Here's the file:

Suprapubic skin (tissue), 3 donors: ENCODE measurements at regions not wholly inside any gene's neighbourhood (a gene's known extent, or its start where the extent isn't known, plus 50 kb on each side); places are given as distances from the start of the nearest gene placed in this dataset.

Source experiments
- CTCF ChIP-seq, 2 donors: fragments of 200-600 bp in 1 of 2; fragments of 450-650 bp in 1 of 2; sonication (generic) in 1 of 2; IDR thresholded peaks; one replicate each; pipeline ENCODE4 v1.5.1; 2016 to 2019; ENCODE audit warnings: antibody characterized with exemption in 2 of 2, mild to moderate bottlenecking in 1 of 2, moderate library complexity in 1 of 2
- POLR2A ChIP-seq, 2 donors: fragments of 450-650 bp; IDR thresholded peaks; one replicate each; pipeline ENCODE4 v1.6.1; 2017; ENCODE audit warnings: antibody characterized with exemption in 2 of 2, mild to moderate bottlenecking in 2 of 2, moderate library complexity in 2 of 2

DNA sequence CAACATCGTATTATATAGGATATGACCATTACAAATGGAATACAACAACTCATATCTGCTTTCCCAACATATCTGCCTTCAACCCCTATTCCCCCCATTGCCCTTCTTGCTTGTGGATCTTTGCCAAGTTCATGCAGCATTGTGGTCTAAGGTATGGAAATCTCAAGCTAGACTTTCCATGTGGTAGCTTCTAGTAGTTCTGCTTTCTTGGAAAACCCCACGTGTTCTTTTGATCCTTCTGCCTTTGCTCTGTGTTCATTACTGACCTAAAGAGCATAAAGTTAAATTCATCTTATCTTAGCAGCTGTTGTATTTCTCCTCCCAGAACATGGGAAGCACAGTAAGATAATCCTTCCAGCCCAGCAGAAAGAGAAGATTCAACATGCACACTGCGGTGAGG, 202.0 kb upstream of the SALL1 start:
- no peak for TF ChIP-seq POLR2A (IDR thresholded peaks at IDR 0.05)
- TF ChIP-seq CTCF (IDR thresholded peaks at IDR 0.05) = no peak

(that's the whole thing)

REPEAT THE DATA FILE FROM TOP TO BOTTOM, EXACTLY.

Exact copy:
Suprapubic skin (tissue), 3 donors: ENCODE measurements at regions not wholly inside any gene's neighbourhood (a gene's known extent, or its start where the extent isn't known, plus 50 kb on each side); places are given as distances from the start of the nearest gene placed in this dataset.

Source experiments
- CTCF ChIP-seq, 2 donors: fragments of 200-600 bp in 1 of 2; fragments of 450-650 bp in 1 of 2; sonication (generic) in 1 of 2; IDR thresholded peaks; one replicate each; pipeline ENCODE4 v1.5.1; 2016 to 2019; ENCODE audit warnings: antibody characterized with exemption in 2 of 2, mild to moderate bottlenecking in 1 of 2, moderate library complexity in 1 of 2
- POLR2A ChIP-seq, 2 donors: fragments of 450-650 bp; IDR thresholded peaks; one replicate each; pipeline ENCODE4 v1.6.1; 2017; ENCODE audit warnings: antibody characterized with exemption in 2 of 2, mild to moderate bottlenecking in 2 of 2, moderate library complexity in 2 of 2

DNA sequence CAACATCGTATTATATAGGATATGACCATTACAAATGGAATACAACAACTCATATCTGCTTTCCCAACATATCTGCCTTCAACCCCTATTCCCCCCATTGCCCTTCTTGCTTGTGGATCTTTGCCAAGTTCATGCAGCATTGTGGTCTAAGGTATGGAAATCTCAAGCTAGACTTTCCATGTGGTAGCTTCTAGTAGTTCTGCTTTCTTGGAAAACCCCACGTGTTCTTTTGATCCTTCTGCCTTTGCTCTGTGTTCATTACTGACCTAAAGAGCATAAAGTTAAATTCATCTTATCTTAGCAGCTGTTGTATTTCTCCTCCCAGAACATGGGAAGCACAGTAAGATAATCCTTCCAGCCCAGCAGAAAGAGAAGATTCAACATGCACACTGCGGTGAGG, 202.0 kb upstream of the SALL1 start:
- no peak for TF ChIP-seq POLR2A (IDR thresholded peaks at IDR 0.05)
- TF ChIP-seq CTCF (IDR thresholded peaks at IDR 0.05) = no peak